When searching for a role in finance, it's often not what you know, but what you can offer. Job hunters have long been told to list, and give prominence to, technical skills on their CVs, but finance sector employers are increasingly looking for candidates with interpersonal abilities known as ‘soft skills'. Demonstrating these 10 characteristics will help candidates prove their value in the workplace.10 soft skills to help you prove your value in the workplace.1. CommunicationEarlier this year, analysis by LinkedIn showed that 57.9% of new hires who changed jobs in 2014-15 listed communication as one of their strong suits. Good communicators are in demand across a range of industries, and they're vital in fields that require employees to explain their specialist knowledge to others. An aptitude for number crunching won't get you far in finance if you can't justify and explain your calculations.2. NegotiationWhether you're closing a deal or managing expectations, it's important to know how to fight your corner without ruffling any feathers. An aptitude for negotiation will allow finance professionals to reach an agreement that benefits all parties. Failure to compromise effectively can create frustration and damage interpersonal relationships or, at worst, result in loss of revenue for a business. Having a demonstrable knack for negotiation will put you ahead in any financial enterprise.3. InfluencingFinance professionals must be prepared to explain how their objectives are mutually beneficial and anticipate objections. If, for instance, an investment banker wants to sell off a stake in a joint venture, he or she must be able to show how this will benefit the bank – even if some colleagues disagree.4. Critical thinkingA critical thinker objectively analyses or conceptualises a situation from a balanced perspective. Often, customers and clients will look to financial professionals to rationally evaluate a scenario – be it a ledger or the performance of a stock. In fast-paced business environments, a poorly thought-out decision can cost a company time and money. So the ability to make critically-informed choices is crucial for modern finance professionals.5. FlexibilityFlexible employees are capable of weathering change and staying productive in high-pressure situations. Good stockbrokers provide the most dramatic example of this: their day-to-day work revolves around coping with constant fluctuation and determining the best course of action. However, cultivating a flexible mindset also means being able to see through the eyes of others and understand their motivations. A flexible finance professional will always ask: "Why might someone think this way?"6. ResilienceResilience refers to one's ability to bounce back after facing adversity. While this is an important skill in any workplace, it's especially important in high-pressure situations. Being able to cope with changing circumstances, having confidence in your ability to deliver and thinking carefully about what you're trying to achieve can prove valuable – particularly in financial roles.7. CollaborationIt's no secret that top-level financiers are on the lookout for team players. A recent survey by Adaptive Insights showed that 70% of chief financial officers considered collaboration to be their top priority for 2016. In the financial sector, it has become increasingly common to work across multiple teams and geographies to achieve a shared goal. Someone who approaches group-working scenarios with an open mind and a willingness to listen will benefit any team.8. Problem solvingEffective problem solvers identify the issue at hand, weigh up their options quickly and make a firm decision about the best course of action. Those who excel at problem solving can really drive an organisation forward and will earn the respect of their colleagues by offering meaningful input in even the toughest situations.9. DedicationDedication is fierce commitment without the expectation of returns. Rather than becoming overwhelmed by a single task, dedicated workers will devote themselves from start to finish. Discipline, hard work and acceptance of delayed gratification are key ingredients in developing the dedication mindset.10. EmpathyIt's a common misconception that roles focused on data and numbers require a detached approach – empathy should never be undervalued in finance. Clients often seek financial advice during stressful life events, and dealing with someone who has suffered a loss requires a different approach from a couple seeking their first mortgage.An empathetic person shows that he or she cares. In displaying understanding, finance professionals will also build trust in their relationships with co-workers and clients.It's not enough to simply tell an employer you have the soft skills they're looking for. Instead, strive to demonstrate your skillset by offering up examples from previous job roles and highlighting talents you've developed outside of the workplace. Remember, employers are always seeking the right personality for the job – not just a list of positions and qualifications.How to identify your own skills:Reflect on your reactions to tense situations at work and compare them to those of managers and co-workers you admire.Prepare answers to interview questions that screen for soft skills, such as those about workplace experience in problem solving and collaboration.Ask current or past colleagues to evaluate your strengths and weaknesses. They may be able to offer insights you hadn't previously considered.Consider your strengths in relation to the job you want to apply for so you can be confident about the criteria you already fulfil and areas that you can develop on the job.How to acquire new skills:Make a conscious effort to improve your soft skills every day – remember, they're attributes to develop, not innate qualities.Take up skill-building hobbies in your leisure time. Something as simple as a cooking class might prepare you to prioritise tasks and work under pressure.Ask for help and feedback from colleagues and senior staff in your workplace.Enrol in a course designed to build soft skills, such as those offered by Reed.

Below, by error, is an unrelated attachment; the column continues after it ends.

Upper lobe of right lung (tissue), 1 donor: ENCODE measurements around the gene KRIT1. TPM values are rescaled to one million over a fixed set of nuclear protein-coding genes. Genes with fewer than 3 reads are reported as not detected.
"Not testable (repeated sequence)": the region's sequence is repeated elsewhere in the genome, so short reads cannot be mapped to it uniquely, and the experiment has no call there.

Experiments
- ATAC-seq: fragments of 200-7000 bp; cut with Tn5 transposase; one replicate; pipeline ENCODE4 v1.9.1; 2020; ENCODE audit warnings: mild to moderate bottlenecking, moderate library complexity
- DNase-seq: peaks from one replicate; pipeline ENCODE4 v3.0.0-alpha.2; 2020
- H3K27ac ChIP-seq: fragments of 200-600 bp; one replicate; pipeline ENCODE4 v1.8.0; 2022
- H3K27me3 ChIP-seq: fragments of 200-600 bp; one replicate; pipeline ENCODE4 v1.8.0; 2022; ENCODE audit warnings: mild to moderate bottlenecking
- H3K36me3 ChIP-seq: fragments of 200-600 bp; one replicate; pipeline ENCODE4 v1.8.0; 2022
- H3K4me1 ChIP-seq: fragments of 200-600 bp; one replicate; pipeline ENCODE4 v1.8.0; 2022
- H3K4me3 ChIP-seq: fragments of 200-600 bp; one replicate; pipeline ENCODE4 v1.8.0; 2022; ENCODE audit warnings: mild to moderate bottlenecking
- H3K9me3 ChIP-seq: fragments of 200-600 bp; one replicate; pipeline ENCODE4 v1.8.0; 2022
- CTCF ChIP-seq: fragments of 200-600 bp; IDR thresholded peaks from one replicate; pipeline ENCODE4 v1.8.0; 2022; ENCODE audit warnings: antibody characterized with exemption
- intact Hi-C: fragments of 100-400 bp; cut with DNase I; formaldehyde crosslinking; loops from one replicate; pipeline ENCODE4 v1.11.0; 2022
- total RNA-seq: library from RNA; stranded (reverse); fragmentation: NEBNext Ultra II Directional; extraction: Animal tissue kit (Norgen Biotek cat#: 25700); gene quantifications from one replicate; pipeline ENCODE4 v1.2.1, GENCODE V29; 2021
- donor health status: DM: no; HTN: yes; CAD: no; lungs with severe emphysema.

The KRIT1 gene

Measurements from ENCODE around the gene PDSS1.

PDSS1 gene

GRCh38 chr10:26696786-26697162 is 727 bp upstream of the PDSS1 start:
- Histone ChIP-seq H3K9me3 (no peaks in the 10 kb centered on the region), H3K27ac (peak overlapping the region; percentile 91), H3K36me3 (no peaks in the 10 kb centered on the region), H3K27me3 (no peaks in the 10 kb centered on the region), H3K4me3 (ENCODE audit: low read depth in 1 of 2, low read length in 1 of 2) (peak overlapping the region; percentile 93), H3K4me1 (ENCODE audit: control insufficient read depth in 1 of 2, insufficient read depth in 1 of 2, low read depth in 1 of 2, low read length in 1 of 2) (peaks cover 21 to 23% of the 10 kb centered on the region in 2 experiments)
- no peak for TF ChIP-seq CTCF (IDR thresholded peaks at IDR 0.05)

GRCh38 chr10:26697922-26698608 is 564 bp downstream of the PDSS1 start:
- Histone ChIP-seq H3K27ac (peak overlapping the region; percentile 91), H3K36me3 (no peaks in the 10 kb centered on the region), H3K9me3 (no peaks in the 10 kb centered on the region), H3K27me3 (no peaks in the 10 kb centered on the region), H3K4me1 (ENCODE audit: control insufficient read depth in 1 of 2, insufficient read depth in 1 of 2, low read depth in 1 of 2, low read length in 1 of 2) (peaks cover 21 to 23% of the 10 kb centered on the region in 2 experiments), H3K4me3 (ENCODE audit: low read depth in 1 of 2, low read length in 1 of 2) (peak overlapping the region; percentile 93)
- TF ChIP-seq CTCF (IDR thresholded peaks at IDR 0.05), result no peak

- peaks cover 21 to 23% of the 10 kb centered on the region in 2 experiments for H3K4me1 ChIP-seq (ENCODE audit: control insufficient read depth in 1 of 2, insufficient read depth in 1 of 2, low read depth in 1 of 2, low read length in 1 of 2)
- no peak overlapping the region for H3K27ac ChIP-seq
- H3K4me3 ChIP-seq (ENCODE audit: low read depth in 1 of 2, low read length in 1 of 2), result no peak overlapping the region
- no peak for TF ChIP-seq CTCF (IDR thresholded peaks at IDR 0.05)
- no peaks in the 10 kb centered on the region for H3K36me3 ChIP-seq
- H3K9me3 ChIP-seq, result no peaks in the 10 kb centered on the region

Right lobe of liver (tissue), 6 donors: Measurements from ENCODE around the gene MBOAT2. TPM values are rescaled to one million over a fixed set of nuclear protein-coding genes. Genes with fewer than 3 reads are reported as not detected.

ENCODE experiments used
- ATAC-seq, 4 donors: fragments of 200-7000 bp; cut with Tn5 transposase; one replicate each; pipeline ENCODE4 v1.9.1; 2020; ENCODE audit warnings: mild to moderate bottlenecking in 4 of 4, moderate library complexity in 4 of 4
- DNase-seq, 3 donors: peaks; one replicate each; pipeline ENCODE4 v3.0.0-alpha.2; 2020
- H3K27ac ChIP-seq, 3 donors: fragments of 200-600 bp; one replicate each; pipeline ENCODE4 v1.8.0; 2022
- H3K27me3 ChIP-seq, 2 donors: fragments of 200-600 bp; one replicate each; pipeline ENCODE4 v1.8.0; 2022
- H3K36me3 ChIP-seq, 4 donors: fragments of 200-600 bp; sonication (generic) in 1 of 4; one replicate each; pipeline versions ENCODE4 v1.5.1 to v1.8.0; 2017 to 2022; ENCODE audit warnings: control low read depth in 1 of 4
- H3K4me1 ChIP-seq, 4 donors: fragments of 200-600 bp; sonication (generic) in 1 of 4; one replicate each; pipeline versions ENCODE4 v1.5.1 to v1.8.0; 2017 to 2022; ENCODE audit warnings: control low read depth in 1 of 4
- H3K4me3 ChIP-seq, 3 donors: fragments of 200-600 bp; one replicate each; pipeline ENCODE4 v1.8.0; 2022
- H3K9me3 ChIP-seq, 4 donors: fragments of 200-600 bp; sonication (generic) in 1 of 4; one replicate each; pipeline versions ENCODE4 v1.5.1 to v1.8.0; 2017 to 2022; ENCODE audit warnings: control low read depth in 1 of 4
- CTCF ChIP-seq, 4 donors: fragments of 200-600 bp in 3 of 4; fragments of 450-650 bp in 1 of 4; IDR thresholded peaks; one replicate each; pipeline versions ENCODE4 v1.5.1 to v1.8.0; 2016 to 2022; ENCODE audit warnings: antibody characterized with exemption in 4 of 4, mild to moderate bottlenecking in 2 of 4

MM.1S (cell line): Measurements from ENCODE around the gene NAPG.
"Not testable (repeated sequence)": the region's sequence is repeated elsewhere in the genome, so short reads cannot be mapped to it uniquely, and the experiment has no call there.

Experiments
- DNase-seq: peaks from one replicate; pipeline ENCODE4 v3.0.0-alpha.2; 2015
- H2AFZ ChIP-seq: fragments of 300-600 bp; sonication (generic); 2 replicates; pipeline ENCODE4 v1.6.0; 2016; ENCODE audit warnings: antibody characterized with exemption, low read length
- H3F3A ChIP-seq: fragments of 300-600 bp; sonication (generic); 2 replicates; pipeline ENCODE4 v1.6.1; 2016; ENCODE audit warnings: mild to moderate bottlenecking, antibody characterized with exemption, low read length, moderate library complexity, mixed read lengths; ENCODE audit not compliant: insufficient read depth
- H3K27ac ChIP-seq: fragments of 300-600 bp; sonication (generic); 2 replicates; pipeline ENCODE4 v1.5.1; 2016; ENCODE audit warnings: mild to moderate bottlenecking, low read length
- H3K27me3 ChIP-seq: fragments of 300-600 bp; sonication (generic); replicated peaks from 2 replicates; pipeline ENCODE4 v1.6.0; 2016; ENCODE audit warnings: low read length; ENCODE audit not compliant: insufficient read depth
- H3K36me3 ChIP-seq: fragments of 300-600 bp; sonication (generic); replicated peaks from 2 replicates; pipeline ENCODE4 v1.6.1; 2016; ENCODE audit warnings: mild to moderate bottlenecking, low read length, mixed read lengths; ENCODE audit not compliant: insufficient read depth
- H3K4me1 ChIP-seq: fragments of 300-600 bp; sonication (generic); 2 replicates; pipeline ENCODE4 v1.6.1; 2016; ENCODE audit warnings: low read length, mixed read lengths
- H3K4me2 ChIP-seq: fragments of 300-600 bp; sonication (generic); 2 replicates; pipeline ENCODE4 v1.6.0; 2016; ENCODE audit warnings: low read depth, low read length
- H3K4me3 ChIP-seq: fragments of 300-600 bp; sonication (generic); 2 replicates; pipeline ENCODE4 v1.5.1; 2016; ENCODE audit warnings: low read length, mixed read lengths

Five things you need to know about pre-employment credit checks
It’s becoming more common for employers to perform credit checks on candidates. The number of workers being rejected for jobs because of bad debt is on the rise, and has become the most common reason potential employees fail their vetting test. To understand the what and the why, we ask Director of Reed Screening, Keith Rosser, five key questions about pre-employment credit checks.1. What is a pre-employment credit check?“There are a range of checks you can carry out on a candidate, and these inform an important part of the recruitment process. They help employers to understand the financial situation of a candidate – to help them reduce the risk of employee fraud – as well as helping to comply with law.”2. Why should employers perform credit checks?“Many employers would argue that assessing a candidate’s financial situation reduces the risk of fraud being committed. There’s a school of thought that the ‘bad debtor’ classification indicates the person may commit fraud in future. This is challenging as there are many cases where people with no debt go on to commit fraud. While predominately used in the financial sector, an increasing number of employers in other industries are performing pre-employment credit checks, such as healthcare and engineering.”"The number of people rejected for jobs because of bad debt has grown 7% since 2016."3. What is looked at when performing a credit check? “A typical pre-employment credit check will check public and private databases for a candidate’s Court Judgements, bankruptcies, voluntary arrangements, decrees and administration orders, as well as the candidate’s electoral roll registration to confirm their current address. However, it should also be taken into consideration that debt levels across the UK have risen because of economic factors largely out of the candidate’s control.”4. What can a candidate do to aid their credit screening when they apply for a job? “Candidates can check their credit reports easily online, but for many, it won’t have crossed their mind that an employer might check. Make them aware of the fact and tactfully advise that they should be keeping an eye on their financial health with simple things like making sure they’re meeting monthly payments in a timely fashion. As there is no standardised approach to pre-employment credit checks, requirements can change between companies – which is why we are lobbying for a universal approach.”"Candidates can easily check their credit with free reports readily available online."5. What services do Reed provide? “Reed is one of the largest pre-employment screening businesses. As part of a commitment to reducing risks and with our roots firmly in recruitment, Reed uses market knowledge and expertise to recommend a background screening package that best suits the needs of your business.”Get in touch today to find out how our additional services can benefit your recruitment strategy.